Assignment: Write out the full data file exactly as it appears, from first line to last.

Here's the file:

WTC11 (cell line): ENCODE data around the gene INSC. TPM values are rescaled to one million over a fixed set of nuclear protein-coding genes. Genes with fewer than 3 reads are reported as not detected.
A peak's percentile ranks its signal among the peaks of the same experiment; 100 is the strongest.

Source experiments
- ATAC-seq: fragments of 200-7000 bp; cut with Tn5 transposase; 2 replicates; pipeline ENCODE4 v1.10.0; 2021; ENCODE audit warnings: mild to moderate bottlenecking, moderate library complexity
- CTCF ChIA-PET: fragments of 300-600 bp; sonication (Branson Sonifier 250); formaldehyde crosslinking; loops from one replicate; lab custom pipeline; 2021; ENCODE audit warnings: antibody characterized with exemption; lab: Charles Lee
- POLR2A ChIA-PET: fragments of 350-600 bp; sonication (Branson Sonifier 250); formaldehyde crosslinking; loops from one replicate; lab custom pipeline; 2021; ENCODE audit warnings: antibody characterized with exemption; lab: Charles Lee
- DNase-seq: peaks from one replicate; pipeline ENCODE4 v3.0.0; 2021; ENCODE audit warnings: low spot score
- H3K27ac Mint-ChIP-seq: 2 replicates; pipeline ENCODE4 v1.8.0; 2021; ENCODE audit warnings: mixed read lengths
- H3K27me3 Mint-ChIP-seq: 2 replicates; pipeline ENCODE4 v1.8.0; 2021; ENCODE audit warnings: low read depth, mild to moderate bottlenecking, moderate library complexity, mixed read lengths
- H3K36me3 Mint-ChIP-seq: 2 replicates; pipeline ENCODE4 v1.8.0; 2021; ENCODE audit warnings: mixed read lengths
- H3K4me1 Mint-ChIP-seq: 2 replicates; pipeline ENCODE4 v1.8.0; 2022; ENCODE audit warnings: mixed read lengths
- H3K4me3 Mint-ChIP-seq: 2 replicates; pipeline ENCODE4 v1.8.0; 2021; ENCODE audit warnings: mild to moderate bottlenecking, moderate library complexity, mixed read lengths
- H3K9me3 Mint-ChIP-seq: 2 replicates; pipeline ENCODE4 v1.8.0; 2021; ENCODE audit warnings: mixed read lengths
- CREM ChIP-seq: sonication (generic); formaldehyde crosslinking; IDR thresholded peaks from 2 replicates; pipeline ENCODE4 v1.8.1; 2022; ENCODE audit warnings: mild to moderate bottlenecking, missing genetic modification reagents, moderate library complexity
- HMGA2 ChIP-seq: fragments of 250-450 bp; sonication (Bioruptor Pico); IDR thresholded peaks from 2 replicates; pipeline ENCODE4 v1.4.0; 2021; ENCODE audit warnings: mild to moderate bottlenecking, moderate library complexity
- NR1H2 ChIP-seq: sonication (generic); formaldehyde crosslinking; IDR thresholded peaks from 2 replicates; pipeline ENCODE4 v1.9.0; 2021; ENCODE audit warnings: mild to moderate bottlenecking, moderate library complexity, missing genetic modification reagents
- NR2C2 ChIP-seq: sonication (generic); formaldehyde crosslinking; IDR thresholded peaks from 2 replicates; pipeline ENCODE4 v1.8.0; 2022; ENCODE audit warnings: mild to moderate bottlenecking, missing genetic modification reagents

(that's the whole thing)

WTC11 (cell line): ENCODE data around the gene INSC. TPM values are rescaled to one million over a fixed set of nuclear protein-coding genes. Genes with fewer than 3 reads are reported as not detected.
A peak's percentile ranks its signal among the peaks of the same experiment; 100 is the strongest.

Source experiments
- ATAC-seq: fragments of 200-7000 bp; cut with Tn5 transposase; 2 replicates; pipeline ENCODE4 v1.10.0; 2021; ENCODE audit warnings: mild to moderate bottlenecking, moderate library complexity
- CTCF ChIA-PET: fragments of 300-600 bp; sonication (Branson Sonifier 250); formaldehyde crosslinking; loops from one replicate; lab custom pipeline; 2021; ENCODE audit warnings: antibody characterized with exemption; lab: Charles Lee
- POLR2A ChIA-PET: fragments of 350-600 bp; sonication (Branson Sonifier 250); formaldehyde crosslinking; loops from one replicate; lab custom pipeline; 2021; ENCODE audit warnings: antibody characterized with exemption; lab: Charles Lee
- DNase-seq: peaks from one replicate; pipeline ENCODE4 v3.0.0; 2021; ENCODE audit warnings: low spot score
- H3K27ac Mint-ChIP-seq: 2 replicates; pipeline ENCODE4 v1.8.0; 2021; ENCODE audit warnings: mixed read lengths
- H3K27me3 Mint-ChIP-seq: 2 replicates; pipeline ENCODE4 v1.8.0; 2021; ENCODE audit warnings: low read depth, mild to moderate bottlenecking, moderate library complexity, mixed read lengths
- H3K36me3 Mint-ChIP-seq: 2 replicates; pipeline ENCODE4 v1.8.0; 2021; ENCODE audit warnings: mixed read lengths
- H3K4me1 Mint-ChIP-seq: 2 replicates; pipeline ENCODE4 v1.8.0; 2022; ENCODE audit warnings: mixed read lengths
- H3K4me3 Mint-ChIP-seq: 2 replicates; pipeline ENCODE4 v1.8.0; 2021; ENCODE audit warnings: mild to moderate bottlenecking, moderate library complexity, mixed read lengths
- H3K9me3 Mint-ChIP-seq: 2 replicates; pipeline ENCODE4 v1.8.0; 2021; ENCODE audit warnings: mixed read lengths
- CREM ChIP-seq: sonication (generic); formaldehyde crosslinking; IDR thresholded peaks from 2 replicates; pipeline ENCODE4 v1.8.1; 2022; ENCODE audit warnings: mild to moderate bottlenecking, missing genetic modification reagents, moderate library complexity
- HMGA2 ChIP-seq: fragments of 250-450 bp; sonication (Bioruptor Pico); IDR thresholded peaks from 2 replicates; pipeline ENCODE4 v1.4.0; 2021; ENCODE audit warnings: mild to moderate bottlenecking, moderate library complexity
- NR1H2 ChIP-seq: sonication (generic); formaldehyde crosslinking; IDR thresholded peaks from 2 replicates; pipeline ENCODE4 v1.9.0; 2021; ENCODE audit warnings: mild to moderate bottlenecking, moderate library complexity, missing genetic modification reagents
- NR2C2 ChIP-seq: sonication (generic); formaldehyde crosslinking; IDR thresholded peaks from 2 replicates; pipeline ENCODE4 v1.8.0; 2022; ENCODE audit warnings: mild to moderate bottlenecking, missing genetic modification reagents